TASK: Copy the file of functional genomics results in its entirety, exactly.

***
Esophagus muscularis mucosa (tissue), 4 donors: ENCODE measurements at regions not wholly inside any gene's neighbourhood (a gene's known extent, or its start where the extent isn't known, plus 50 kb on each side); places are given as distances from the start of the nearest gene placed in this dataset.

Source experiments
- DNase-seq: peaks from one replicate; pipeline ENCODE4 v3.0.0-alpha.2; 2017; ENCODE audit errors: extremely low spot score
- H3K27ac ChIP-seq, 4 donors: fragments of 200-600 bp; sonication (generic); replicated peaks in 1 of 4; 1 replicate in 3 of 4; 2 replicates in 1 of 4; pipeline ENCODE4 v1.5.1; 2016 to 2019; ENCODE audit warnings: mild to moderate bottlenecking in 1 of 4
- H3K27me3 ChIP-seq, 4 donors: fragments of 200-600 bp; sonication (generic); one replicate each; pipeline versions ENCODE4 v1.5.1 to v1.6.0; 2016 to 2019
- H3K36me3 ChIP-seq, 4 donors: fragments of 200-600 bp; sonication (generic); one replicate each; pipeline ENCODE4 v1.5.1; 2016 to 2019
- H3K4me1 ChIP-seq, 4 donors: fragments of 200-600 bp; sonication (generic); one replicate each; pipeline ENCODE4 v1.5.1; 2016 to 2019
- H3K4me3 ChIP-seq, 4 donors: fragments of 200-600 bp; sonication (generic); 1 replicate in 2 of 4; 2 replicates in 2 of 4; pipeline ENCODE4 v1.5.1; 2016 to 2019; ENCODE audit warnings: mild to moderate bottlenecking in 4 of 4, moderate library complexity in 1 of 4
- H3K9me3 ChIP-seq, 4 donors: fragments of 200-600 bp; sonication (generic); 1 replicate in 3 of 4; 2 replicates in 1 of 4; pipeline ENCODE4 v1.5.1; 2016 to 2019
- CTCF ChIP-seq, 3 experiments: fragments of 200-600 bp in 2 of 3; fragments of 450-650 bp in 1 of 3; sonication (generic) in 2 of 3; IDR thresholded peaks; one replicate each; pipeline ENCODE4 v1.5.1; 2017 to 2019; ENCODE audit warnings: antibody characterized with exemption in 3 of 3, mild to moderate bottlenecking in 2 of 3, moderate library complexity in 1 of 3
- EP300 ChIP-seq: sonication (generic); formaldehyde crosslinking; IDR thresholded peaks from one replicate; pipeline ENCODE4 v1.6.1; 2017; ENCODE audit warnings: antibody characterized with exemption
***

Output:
Esophagus muscularis mucosa (tissue), 4 donors: ENCODE measurements at regions not wholly inside any gene's neighbourhood (a gene's known extent, or its start where the extent isn't known, plus 50 kb on each side); places are given as distances from the start of the nearest gene placed in this dataset.

Source experiments
- DNase-seq: peaks from one replicate; pipeline ENCODE4 v3.0.0-alpha.2; 2017; ENCODE audit errors: extremely low spot score
- H3K27ac ChIP-seq, 4 donors: fragments of 200-600 bp; sonication (generic); replicated peaks in 1 of 4; 1 replicate in 3 of 4; 2 replicates in 1 of 4; pipeline ENCODE4 v1.5.1; 2016 to 2019; ENCODE audit warnings: mild to moderate bottlenecking in 1 of 4
- H3K27me3 ChIP-seq, 4 donors: fragments of 200-600 bp; sonication (generic); one replicate each; pipeline versions ENCODE4 v1.5.1 to v1.6.0; 2016 to 2019
- H3K36me3 ChIP-seq, 4 donors: fragments of 200-600 bp; sonication (generic); one replicate each; pipeline ENCODE4 v1.5.1; 2016 to 2019
- H3K4me1 ChIP-seq, 4 donors: fragments of 200-600 bp; sonication (generic); one replicate each; pipeline ENCODE4 v1.5.1; 2016 to 2019
- H3K4me3 ChIP-seq, 4 donors: fragments of 200-600 bp; sonication (generic); 1 replicate in 2 of 4; 2 replicates in 2 of 4; pipeline ENCODE4 v1.5.1; 2016 to 2019; ENCODE audit warnings: mild to moderate bottlenecking in 4 of 4, moderate library complexity in 1 of 4
- H3K9me3 ChIP-seq, 4 donors: fragments of 200-600 bp; sonication (generic); 1 replicate in 3 of 4; 2 replicates in 1 of 4; pipeline ENCODE4 v1.5.1; 2016 to 2019
- CTCF ChIP-seq, 3 experiments: fragments of 200-600 bp in 2 of 3; fragments of 450-650 bp in 1 of 3; sonication (generic) in 2 of 3; IDR thresholded peaks; one replicate each; pipeline ENCODE4 v1.5.1; 2017 to 2019; ENCODE audit warnings: antibody characterized with exemption in 3 of 3, mild to moderate bottlenecking in 2 of 3, moderate library complexity in 1 of 3
- EP300 ChIP-seq: sonication (generic); formaldehyde crosslinking; IDR thresholded peaks from one replicate; pipeline ENCODE4 v1.6.1; 2017; ENCODE audit warnings: antibody characterized with exemption